• Record all transactions. As financial transactions take place, your designated church bookkeeper should record them in thorough detail. That way, you can avoid having to go back and add records after the fact.
  • Reconcile your books. Compare donor activity to your financial records on a monthly basis to look for any errors or mistakes. If you come across any inaccuracies, address them as quickly as possible to keep your books up-to-date.
  • Produce financial statements. Summarize your financial information in a report detailing your revenue, expenses, and net asset change. To comply with the IRS’s accounting standards for churches, you must produce a Statement of Financial Position, Statement of Activities, Statement of Cash Flow, and Statement of Functional Expenses.

Standardizing the bookkeeping process for your church can ensure that nothing is forgotten. We’ll go into further detail about delegating the bookkeeping task later, but it’s worth noting that you should include the four steps listed above in your established bookkeeping process.

What Are The Benefits of Bookkeeping For Churches?

Aside from simply helping you manage your church’s money more wisely, effective bookkeeping for churches offers a wide range of benefits. When done correctly, the process allows you to:

  • Gain financial insights: Bookkeeping for churches provides an overview of the church’s financial position, allowing you to make important decisions. For example, orderly and accurate books can guide your budgeting decisions and help you determine the best way to allocate your resources.
  • Demonstrate transparency: Members of your congregation give willingly and likely with the hope that you’ll use their contributions wisely. Instead of asking them to give blindly, effective bookkeeping provides a clear view of the church’s finances and gives members the confidence that you’re using the church’s funding for good.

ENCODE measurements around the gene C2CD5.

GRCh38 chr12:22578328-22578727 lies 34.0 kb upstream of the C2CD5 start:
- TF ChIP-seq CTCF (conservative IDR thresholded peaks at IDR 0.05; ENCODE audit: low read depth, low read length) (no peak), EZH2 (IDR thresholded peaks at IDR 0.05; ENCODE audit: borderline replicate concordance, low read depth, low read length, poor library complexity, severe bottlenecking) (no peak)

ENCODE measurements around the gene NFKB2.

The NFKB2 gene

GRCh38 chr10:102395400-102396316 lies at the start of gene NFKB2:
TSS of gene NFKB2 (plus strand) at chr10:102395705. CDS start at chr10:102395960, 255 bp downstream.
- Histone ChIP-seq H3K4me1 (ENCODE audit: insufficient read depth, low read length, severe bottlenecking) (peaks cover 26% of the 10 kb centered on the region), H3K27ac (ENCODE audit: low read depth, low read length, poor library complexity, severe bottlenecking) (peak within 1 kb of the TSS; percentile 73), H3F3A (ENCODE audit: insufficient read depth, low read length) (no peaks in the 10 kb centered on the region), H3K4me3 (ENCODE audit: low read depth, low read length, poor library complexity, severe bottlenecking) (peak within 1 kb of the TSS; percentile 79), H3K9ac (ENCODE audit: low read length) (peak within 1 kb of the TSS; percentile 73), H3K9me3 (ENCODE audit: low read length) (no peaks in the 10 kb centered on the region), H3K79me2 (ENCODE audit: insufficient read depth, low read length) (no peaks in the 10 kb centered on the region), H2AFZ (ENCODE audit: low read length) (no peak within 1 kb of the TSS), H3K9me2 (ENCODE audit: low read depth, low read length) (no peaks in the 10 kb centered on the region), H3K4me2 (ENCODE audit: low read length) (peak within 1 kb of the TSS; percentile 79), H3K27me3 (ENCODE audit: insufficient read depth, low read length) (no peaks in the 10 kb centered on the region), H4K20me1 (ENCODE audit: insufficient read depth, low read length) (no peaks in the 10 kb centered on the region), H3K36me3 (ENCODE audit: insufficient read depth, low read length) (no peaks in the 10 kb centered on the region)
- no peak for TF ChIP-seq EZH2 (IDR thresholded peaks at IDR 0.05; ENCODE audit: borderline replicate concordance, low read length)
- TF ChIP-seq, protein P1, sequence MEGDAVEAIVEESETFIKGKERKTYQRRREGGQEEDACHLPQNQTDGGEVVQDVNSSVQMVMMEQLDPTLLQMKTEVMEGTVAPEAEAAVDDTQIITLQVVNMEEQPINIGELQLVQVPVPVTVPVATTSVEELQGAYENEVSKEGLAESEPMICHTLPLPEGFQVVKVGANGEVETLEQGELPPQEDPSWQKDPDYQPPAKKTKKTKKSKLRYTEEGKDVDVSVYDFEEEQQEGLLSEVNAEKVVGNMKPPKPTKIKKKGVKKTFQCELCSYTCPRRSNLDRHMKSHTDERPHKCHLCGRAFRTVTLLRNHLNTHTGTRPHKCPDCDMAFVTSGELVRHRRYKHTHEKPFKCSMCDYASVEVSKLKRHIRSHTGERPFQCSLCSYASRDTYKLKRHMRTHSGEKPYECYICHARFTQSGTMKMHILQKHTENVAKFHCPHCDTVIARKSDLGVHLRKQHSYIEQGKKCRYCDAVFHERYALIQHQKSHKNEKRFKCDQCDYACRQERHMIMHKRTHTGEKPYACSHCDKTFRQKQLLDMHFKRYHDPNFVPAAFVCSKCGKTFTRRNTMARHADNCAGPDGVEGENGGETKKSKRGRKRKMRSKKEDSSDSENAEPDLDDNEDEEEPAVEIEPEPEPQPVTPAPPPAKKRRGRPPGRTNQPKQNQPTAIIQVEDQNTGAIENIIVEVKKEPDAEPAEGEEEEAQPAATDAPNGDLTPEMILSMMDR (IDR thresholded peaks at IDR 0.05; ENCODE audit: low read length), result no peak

• Meet compliance requirements: While churches may not have annual filings, such as Form 990, that doesn’t mean they won’t encounter the IRS at all. In fact, obtaining 501(c)(3) status for your church grants you proof of satisfying the necessary requirements and allows congregants to make tax-deductible contributions to your church.

Additionally, church bookkeeping can help you avoid operational mistakes, such as accidentally misappropriating funds. But you must record financial data thoroughly and accurately to reap these benefits.

Church Bookkeeping Best Practices

To make the most of your church’s financial data, you’ll need to approach bookkeeping with care. Consider the following best practices to make your bookkeeping a breeze.

This image lists best practices to simplify bookkeeping for churches, which are detailed in the text below.

Hire a church bookkeeper

Most church leaders are concerned with ministry, not financial management. This means you’ll need to find time and gain the expertise necessary to keep accurate and compliant books. Instead of adding this extra responsibility to your plate, reach out to a professional church bookkeeper.

A church bookkeeper can help you manage everything from simple budgeting to complex compliance concerns. This process entails knowing the ins and outs of bookkeeping and getting to know your church to better understand how you uniquely handle your finances.

Use fund accounting